Wednesday, June 15, 2011

Katherine Tucker Windham

Katherine Tucker Windham, a historian and storyteller, passed way this Sunday. She was known for collecting and preserving southern folklore, especially in her book 13 Alabama Ghosts and Jeffery and its sequels. While most people outside the south have never even heard of Katherine Tucker Windham, I can't imagine what growing up in Alabama would be like without her.

Windham was born in 1918 in Selma, Alabama. She started writing when she was 12, reviewing movies for her uncle's small paper, The Thomasville Times. After college, she went to work from the Alabama Journal, becoming one of the first female police reporters in the country.

In 1966, Windham moved into a house haunted by a ghost they named Jeffery. According to her family, Jeffery could be heard walking around seemingly empty rooms and occasionally moved object around. Windham became interested in other hauntings and eventually wrote her first book, 13 Alabama Ghosts and Jeffery, collecting ghost stories from around the state. It became a hit and was followed by 13 Georgia Ghosts and Jeffery, 13 Mississippi Ghosts and Jeffrey, Jeffery Introduces 13 More Southern Ghosts, and several others.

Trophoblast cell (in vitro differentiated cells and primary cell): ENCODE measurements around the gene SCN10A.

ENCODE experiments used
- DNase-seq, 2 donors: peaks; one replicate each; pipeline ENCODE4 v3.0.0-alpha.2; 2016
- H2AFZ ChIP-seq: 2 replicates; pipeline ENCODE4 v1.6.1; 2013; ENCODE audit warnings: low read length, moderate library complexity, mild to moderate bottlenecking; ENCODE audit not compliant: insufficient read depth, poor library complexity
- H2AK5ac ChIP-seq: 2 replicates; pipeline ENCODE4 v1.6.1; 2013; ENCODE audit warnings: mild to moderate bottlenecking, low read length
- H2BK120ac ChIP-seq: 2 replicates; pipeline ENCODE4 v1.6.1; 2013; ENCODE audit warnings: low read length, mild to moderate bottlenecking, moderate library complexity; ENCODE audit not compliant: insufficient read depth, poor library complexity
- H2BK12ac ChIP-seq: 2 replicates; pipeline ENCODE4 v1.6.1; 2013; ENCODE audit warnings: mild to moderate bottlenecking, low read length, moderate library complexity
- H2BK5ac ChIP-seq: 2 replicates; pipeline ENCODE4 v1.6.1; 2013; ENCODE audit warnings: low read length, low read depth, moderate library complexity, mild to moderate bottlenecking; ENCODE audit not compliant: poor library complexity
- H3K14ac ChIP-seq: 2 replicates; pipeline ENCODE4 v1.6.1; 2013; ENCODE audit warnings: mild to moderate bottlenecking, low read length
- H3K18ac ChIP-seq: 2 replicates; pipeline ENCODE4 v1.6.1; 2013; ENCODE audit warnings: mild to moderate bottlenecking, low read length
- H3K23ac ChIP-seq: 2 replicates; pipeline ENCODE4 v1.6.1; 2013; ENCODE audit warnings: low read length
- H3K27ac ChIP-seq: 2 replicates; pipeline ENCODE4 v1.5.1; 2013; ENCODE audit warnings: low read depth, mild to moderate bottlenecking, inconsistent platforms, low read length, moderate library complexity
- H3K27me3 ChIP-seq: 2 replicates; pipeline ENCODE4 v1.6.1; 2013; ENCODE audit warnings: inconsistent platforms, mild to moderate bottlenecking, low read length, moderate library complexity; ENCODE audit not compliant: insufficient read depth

I'm a writer, one who dwells on ghosts and creepy things, so maybe it's no surprise that I still remember my school library's oversized edition of 13 Alabama Ghosts with its heavy-duty, avocado green cover. But it needed that heavy-duty cover because it was in near-constant circulation, passed from student to student, poured over and whispered about.

The books were so popular partially because Windham knew how to tell a great story. A good ghost story is really a romance gone wrong or a a tragedy about justice denied or a harrowing war story. The ghosts and creepy things just highlight the human emotions underneath. But the books were also popular because they were about the people and places around us. The language and character types Windham wrote about were familiar; we could bring them to mind instantly. The cities where her stories took place--Courtland, Newton, Mobile--were places just down the road, places where we shopped or visited family. Reading the sorted, bloody history of your own small corner of the world brings a deep-in-the-bone thrill like nothing else.

Katherine Tucker Windham was a treasure house of stories and a vital link to the past. It hurts that she's gone. The world is a less amazing place without her.

(Cross-posted on my blog.)


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